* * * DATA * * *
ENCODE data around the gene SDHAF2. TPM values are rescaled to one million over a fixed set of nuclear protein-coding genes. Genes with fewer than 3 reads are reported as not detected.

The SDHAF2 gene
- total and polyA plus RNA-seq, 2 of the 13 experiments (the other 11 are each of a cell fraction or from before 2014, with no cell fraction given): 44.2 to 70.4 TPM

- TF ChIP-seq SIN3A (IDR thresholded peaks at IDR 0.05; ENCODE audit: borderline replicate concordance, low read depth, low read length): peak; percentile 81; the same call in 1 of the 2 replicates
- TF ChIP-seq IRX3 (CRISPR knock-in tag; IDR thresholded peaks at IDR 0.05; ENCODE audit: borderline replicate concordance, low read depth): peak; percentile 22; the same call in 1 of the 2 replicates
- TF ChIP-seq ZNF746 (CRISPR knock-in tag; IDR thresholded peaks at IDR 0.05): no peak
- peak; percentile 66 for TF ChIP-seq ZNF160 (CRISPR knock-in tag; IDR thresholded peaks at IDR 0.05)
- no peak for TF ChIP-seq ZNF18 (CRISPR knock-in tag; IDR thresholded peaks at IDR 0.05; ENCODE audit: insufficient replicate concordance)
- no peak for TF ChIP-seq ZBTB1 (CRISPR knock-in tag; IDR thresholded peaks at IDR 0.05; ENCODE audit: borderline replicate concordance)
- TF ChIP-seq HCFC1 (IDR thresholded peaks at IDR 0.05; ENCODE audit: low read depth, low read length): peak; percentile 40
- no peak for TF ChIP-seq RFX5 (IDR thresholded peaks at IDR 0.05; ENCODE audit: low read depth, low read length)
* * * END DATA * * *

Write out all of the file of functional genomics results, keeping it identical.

ENCODE data around the gene SDHAF2. TPM values are rescaled to one million over a fixed set of nuclear protein-coding genes. Genes with fewer than 3 reads are reported as not detected.

The SDHAF2 gene
- total and polyA plus RNA-seq, 2 of the 13 experiments (the other 11 are each of a cell fraction or from before 2014, with no cell fraction given): 44.2 to 70.4 TPM

- TF ChIP-seq SIN3A (IDR thresholded peaks at IDR 0.05; ENCODE audit: borderline replicate concordance, low read depth, low read length): peak; percentile 81; the same call in 1 of the 2 replicates
- TF ChIP-seq IRX3 (CRISPR knock-in tag; IDR thresholded peaks at IDR 0.05; ENCODE audit: borderline replicate concordance, low read depth): peak; percentile 22; the same call in 1 of the 2 replicates
- TF ChIP-seq ZNF746 (CRISPR knock-in tag; IDR thresholded peaks at IDR 0.05): no peak
- peak; percentile 66 for TF ChIP-seq ZNF160 (CRISPR knock-in tag; IDR thresholded peaks at IDR 0.05)
- no peak for TF ChIP-seq ZNF18 (CRISPR knock-in tag; IDR thresholded peaks at IDR 0.05; ENCODE audit: insufficient replicate concordance)
- no peak for TF ChIP-seq ZBTB1 (CRISPR knock-in tag; IDR thresholded peaks at IDR 0.05; ENCODE audit: borderline replicate concordance)
- TF ChIP-seq HCFC1 (IDR thresholded peaks at IDR 0.05; ENCODE audit: low read depth, low read length): peak; percentile 40
- no peak for TF ChIP-seq RFX5 (IDR thresholded peaks at IDR 0.05; ENCODE audit: low read depth, low read length)